The study, conducted by researchers with Cleveland Clinic and the University of Massachusetts Medical School, aimed to assess de-escalation practices in a cohort of hospitalized pneumonia patients after negative cultures for methicillin-resistant Staphylococcus aureus (MRSA) and Pseudomonas aeruginosa.

New guidelines from the American Thoracic Society and the Infectious Disease Society of America recommend switching from broad-spectrum to narrower-spectrum antibiotics at 48 hours if microbial cultures do not reveal these multidrug-resistant pathogens and the patient is improving. The researchers wanted to know to what degree hospitals will have to change their practices to adhere to this recommendation.

The study’s primary outcome was de-escalation on hospital day 4. The researchers also looked at the association of de-escalation with all-cause mortality, transfer to an intensive care unit (ICU), length of hospital stay, and costs.

Of the 14,170 pneumonia patients treated with one anti-MRSA and at least one anti-pseudomonal antibiotic from 2010 through 2015, both antibiotics were de-escalated in 1,924 patients (13%) by day 4. Hospital de-escalation rates ranged from 2% to 35% and varied across regions, but de-escalation was more common in large teaching hospitals.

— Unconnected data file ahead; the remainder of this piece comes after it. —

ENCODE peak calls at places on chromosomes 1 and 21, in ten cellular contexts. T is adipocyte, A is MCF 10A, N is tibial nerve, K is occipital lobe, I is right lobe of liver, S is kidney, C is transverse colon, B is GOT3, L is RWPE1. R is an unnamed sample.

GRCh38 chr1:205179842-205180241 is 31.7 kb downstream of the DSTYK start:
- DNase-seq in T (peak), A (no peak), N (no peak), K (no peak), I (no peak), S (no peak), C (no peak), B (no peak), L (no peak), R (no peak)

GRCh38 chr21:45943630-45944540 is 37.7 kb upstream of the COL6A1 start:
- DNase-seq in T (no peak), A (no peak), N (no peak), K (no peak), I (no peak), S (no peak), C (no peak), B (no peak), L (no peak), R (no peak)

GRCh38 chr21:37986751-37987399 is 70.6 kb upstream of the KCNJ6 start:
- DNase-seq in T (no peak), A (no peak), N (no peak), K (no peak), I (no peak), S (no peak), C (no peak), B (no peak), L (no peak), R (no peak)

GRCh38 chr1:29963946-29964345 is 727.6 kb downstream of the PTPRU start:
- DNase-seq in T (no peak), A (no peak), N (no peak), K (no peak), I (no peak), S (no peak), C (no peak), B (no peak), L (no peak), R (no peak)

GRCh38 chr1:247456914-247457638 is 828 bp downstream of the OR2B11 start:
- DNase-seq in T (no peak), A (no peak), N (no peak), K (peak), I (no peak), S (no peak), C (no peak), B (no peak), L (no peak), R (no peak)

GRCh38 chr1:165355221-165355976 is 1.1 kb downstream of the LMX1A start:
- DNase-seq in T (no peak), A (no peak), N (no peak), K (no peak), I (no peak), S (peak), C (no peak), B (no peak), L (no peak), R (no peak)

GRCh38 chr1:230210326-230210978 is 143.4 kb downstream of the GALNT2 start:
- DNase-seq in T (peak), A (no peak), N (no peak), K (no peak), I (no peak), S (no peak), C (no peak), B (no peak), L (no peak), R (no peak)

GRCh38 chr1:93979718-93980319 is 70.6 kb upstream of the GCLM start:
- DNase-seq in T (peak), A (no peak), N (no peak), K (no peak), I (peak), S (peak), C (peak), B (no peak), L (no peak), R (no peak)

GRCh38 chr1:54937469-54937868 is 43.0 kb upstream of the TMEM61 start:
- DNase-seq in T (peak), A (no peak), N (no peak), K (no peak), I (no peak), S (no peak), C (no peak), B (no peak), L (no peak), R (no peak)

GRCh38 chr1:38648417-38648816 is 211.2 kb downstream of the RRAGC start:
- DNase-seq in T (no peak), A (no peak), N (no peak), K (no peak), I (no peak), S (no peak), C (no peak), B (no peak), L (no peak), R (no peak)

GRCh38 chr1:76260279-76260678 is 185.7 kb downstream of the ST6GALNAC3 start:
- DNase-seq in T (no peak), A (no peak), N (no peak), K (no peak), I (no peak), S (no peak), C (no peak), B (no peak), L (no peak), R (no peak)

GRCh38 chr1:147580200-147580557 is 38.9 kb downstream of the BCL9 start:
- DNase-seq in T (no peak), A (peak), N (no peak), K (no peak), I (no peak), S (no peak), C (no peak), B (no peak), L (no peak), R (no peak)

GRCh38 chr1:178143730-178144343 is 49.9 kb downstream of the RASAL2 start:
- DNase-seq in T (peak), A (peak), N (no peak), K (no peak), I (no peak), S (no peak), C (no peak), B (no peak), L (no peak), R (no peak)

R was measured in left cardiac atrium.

At hospitals in the top quartile of de-escalation, rates of de-escalation were less than 50%—even in patients at lowest risk for death. In propensity-adjusted analysis, patients with de-escalation had lower odds of subsequent transfer to the ICU (adjusted odds ratio, 0.38; 95% CI, 0.18 to 0.79), shorter hospital stays (adjusted ratio of means, 0.76; 95% CI, 0.75 to 0.78), and costs (adjusted ratio of means, 0.74; 95% CI, 0.72 to 0.76).

The authors of the study concluded that, in order to adhere to the new guidelines, physicians will need to substantially change their response to negative cultures for most non-critically ill patients. "Since antibiotics are not benign, and antimicrobial stewardship is an important priority, hospital antibiotic stewardship programs should emphasize de-escalation following negative cultures as an opportunity to reduce exposure to broad-spectrum antibiotics, improving both antimicrobial stewardship and medication safety by substitution of lower-toxicity agents," they wrote.
Mar 4 Clin Infect Dis abstract

News Scan for Mar 04, 2020

News brief

Saudi health ministry reports another MERS case

Today Saudi Arabia's Ministry of Health (MOH) reported a new MERS-CoV case in Najran, bringing the March tally to three infections, after the ministry reported 18 in February.